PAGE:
A. The unstated point of CMOS 8.54 is that words like “valley” aren’t automatically considered part of a proper name. Life would be easier if usage never varied, but it does. To take another example from 8.54, the Thames is often referred to as such or, more specifically, as the river Thames (not the Thames River). So in Peter Ackroyd’s Thames: Sacred River (London: Vintage Books, 2008), it’s “the river Thames” (or just “the Thames”). But a search at the UK government’s website shows a preference for “the River Thames.” Who is right? Paragraph 8.54 supports Ackroyd’s usage, but the main thing is to be consistent. As for the Hudson River, the valley is often referred to as the Hudson Valley (or, yes, the Hudson River Valley), but in its article on the Hudson River, Encyclopaedia Britannica refers to “the Hudson valley.” Britannica’s article is using the word “valley” descriptively, and you can think of paragraph 8.54 as giving you permission to do the same—especially where preferred usage may be in doubt.

Q. When citing a book in a bibliography, endnotes, etc., one does not include the name of the library that holds the volume consulted. Why, then, must we continue to include the URL of books we’ve consulted online that have been scanned by Google Books, HathiTrust, or the Internet Archive, to name a few such providers? Isn’t the internet as common a place a researcher would go to find a book these days as is a library or bookstore? Why is it necessary any longer to give internet sources “credit” for “possessing” a copy of a book when physical holders have always gone “uncredited”?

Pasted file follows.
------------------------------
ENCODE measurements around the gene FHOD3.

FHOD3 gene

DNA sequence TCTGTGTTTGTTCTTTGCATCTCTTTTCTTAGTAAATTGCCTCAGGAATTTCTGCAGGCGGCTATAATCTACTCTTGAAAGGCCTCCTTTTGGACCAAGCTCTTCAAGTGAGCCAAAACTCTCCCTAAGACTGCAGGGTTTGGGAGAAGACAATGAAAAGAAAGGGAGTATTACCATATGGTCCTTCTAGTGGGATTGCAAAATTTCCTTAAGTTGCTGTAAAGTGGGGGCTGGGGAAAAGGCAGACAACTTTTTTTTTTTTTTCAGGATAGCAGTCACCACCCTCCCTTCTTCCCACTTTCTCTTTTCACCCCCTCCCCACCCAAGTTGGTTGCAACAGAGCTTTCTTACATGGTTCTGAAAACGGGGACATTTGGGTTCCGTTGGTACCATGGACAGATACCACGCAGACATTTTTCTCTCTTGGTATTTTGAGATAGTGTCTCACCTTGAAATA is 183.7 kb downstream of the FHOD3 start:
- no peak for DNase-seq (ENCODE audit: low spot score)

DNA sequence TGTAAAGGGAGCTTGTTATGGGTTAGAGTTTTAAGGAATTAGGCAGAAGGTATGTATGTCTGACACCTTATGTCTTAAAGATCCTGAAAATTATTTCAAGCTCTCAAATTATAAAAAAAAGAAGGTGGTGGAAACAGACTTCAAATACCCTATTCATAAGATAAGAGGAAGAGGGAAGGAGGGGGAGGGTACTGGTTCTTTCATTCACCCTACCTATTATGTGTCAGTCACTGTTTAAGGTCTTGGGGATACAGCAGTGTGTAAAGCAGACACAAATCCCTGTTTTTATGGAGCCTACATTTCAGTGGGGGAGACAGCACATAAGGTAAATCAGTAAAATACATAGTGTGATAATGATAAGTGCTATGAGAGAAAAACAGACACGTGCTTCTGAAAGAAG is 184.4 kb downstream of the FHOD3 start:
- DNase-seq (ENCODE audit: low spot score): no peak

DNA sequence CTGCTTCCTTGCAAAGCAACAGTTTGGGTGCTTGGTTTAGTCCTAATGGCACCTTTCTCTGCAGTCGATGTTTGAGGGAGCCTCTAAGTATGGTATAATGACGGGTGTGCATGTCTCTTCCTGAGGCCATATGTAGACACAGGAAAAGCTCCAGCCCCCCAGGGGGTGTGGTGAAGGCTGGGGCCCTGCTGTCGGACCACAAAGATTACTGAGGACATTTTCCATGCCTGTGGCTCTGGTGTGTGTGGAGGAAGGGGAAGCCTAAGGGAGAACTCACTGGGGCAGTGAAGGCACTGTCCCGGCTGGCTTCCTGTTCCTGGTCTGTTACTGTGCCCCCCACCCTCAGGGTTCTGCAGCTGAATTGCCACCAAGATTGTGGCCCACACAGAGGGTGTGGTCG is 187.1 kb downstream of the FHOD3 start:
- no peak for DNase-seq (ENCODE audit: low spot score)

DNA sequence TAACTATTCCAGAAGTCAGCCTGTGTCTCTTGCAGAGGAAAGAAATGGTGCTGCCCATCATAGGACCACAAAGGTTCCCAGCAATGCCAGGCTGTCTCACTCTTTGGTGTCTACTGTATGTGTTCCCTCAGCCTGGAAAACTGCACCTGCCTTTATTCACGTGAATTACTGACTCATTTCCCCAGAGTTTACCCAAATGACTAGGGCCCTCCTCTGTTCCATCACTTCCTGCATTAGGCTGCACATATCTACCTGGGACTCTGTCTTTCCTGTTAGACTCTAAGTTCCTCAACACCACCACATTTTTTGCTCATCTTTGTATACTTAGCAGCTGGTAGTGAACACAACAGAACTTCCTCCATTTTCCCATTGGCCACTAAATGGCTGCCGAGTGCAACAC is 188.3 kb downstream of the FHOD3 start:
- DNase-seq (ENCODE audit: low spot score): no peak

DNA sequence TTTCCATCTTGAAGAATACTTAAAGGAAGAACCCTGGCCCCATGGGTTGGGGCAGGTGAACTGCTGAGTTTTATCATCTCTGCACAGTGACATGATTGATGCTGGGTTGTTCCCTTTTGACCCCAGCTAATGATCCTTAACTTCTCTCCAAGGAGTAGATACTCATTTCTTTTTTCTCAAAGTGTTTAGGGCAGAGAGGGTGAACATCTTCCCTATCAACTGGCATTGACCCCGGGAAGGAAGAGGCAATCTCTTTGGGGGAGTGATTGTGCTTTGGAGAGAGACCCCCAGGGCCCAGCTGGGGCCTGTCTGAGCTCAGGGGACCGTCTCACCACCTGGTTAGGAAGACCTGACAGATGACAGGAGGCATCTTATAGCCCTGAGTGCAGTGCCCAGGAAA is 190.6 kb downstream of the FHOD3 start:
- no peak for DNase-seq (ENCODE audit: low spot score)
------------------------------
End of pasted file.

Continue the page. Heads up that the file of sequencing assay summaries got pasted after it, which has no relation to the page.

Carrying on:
A. Do it for your readers. Most of them will have access to the three databases you mention. And each of those databases provides full access to many books in the public domain, which in the US has long included works published before 1923 (see table 4.1 in CMOS for a summary of the rules; note that, as of January 1, 2019, according to the ninety-five-year rule, works published in 1923 have also entered the public domain, in a process that will be repeated at the beginning of each new year). Providing a URL for one of those books is as good as handing it to your readers to examine for themselves. Let’s say you cite the first edition of Jane Austen’s Sense and Sensibility, published anonymously in 1811. Readers would have to do some digging to find that edition without a link. So why not provide one?

Austen, Jane [as “A Lady”]. Sense and Sensibility. 3 vols. London, 1811.

That way readers will see what you see, and if you publish your work, you’ll be prepared to link to the source however you want. For example,

Austen, Jane [as “A Lady”]. Sense and Sensibility. 3 vols. London, 1811. Internet Archive.

A link to a database has some additional advantages. For example, readers will learn from the Internet Archive’s record for Sense and Sensibility that it was contributed by Duke University Libraries. A bit more research will lead you to the physical copy at Duke’s David M. Rubenstein Rare Book & Manuscript Library. But you don’t have to add that to your source citation.